Peace and our concept of man

MY professor and I had disagreed philosophically on the subject we were studying. I had been surprised at his anger toward my views during our recent class discussion. Now, seeing the same anger on his face as he returned my paper, I observed with dismay the paper's low mark. My first thought in turning to God was to seek justice for myself. I couldn't comprehend being penalized over a mere difference of opinion--especially in an institution where freedom of thought was supposed to be upheld! Yet, as I prayed to realize the divine Mind's control in this situation, the focus of my thought changed. I suddenly understood why the professor had behaved as he did. I saw how important his ideals were to him. It was almost as if his defending those ideals was tantamount to defending his sense of integrity and self-worth.

While I could not condone his action in regard to my paper, I now felt love and compassion for the professor. Seeing the good in his character changed my concept of him. I began to see him as I had learned to view man in Christian Science: as God's beloved offspring.

When I next attended the class it was as if the disagreement had never occurred. The professor's thinking must have changed, as mine had. Grades on future papers more than compensated for the low mark I had received. Not only was the sense of injustice eliminated but he now seemed to appreciate me as much as I had come to appreciate him.

Initially, both of us sought to defend only ourselves. It was the Christ, the spirit of divine Love that Jesus expressed so fully, which replaced focus on self with mutual understanding. ``Christ is the true idea voicing good, the divine message from God to men speaking to the human consciousness,'' 1 writes Mary Baker Eddy2 in the Christian Science textbook.

The desire to preserve one's sense of identity and meaning in life (which my professor's attitude seemed to typify) is among the root issues of many conflicts between nations and peoples. While we may not always wholly support the views that people are fighting for, we can nonetheless support through prayer the desire for meaningful identity that often un- derlies conflict.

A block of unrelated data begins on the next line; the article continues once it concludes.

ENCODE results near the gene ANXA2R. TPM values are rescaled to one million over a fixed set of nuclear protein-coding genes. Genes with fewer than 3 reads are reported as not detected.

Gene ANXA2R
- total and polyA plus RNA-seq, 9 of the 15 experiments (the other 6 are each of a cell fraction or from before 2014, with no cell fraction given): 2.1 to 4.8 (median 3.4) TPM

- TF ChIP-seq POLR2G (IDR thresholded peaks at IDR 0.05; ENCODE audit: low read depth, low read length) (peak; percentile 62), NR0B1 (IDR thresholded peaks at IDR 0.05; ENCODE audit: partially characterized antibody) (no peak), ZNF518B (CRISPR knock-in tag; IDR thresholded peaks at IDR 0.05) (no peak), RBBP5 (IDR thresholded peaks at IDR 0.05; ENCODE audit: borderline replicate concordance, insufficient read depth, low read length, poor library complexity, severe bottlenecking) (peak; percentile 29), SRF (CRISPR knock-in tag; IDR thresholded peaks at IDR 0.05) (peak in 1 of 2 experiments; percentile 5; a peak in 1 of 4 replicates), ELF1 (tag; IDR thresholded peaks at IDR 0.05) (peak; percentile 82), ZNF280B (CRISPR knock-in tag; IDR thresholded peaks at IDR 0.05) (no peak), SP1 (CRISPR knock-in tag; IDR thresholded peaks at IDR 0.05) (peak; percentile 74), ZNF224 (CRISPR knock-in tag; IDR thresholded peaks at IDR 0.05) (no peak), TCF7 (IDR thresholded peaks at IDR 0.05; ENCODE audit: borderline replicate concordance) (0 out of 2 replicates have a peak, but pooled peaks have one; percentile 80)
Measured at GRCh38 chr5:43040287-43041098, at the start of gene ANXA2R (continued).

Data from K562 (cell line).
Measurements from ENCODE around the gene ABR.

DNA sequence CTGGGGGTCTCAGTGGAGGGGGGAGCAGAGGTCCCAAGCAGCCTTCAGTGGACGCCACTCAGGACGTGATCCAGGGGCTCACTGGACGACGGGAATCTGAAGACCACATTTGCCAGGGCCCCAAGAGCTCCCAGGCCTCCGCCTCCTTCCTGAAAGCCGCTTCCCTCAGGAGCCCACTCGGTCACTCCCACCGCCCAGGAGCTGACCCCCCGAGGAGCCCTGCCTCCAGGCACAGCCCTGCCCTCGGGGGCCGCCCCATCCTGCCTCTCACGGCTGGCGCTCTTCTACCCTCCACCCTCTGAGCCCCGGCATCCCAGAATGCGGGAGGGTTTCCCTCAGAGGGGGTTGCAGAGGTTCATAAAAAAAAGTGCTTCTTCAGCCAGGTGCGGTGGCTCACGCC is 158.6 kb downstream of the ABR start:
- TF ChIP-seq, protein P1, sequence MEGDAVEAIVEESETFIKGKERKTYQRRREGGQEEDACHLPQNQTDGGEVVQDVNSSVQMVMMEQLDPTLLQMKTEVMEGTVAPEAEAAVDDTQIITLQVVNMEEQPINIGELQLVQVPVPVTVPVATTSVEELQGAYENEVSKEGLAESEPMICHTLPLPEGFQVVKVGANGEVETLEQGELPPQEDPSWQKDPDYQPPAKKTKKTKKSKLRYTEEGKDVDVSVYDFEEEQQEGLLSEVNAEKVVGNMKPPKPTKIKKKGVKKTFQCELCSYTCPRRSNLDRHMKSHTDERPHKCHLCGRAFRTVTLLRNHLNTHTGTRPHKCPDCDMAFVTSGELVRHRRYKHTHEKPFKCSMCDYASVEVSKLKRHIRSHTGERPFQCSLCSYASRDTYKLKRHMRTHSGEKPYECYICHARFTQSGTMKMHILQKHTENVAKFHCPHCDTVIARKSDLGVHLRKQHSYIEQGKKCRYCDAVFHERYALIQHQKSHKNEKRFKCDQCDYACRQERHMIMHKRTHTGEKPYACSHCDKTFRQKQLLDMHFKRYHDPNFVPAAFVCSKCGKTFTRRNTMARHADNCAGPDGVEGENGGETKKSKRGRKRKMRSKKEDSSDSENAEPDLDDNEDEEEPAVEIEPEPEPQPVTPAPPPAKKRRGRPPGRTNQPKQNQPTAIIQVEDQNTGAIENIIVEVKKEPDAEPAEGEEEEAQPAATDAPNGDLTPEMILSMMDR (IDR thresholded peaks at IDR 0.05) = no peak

Yet praying compassionately may not be easy when we believe people are using unwarrantable aggression to attain their goals, whether they are fighting for beliefs and ambitions that we consider to be wrong or they employ cruel means to achieve otherwise acceptable ends. How can we respond compassionately to people we see as cruel or unjust? If we feel that our love is inadequate in the face of extreme injustice, this may cause us to depend more wholly on God.

Turning to God, who is Love, as the Bible teaches, we find a source of unconditional love and compassion. This perfect Love, which is God, ``casteth out fear.'' 3 Those who practice the worst forms of tyranny and violence may themselves be victims of desperate fear, based --in the final analysis--on ignorance of divine Love and of their own secure and provable place in Love's plan. Only the love that comes from God can reach and neutralize this kind of fear--only the power of Christ, ``speaking to the human consciousness'' in a way that no material communication could approximate.

Turning to God as Truth, we find a higher view of man's nature than that provided by the physical senses. God knows His children as the image of Himself, as His loving and satisfied spiritual offspring. Why should we conclude that physical evidence--rather than the man God sees--must determine the characteristics of our nature, as well as our prospects for world peace?

We all have to struggle with the sometimes overwhelming evidence of evil. But when we see selfish misunderstanding and injustice dissolve in our own experience through the touch of the Christ, we recognize the power of humble prayer in elevating human nature.

When we keep busy with the prayer that is required to free our own natures from discord, we are less and less tempted to underestimate the challenge of bringing to light man's Godlike identity on a more universal scale. If we are grateful that God is showing us a way to resolve conflicts through the power of Love, we will be willing to continue the prayer for mankind that is so needed.

1 Science and Health with Key to the Scriptures, p. 332. 2 The Discoverer and Founder of Christian Science. 3 I John 4:18.

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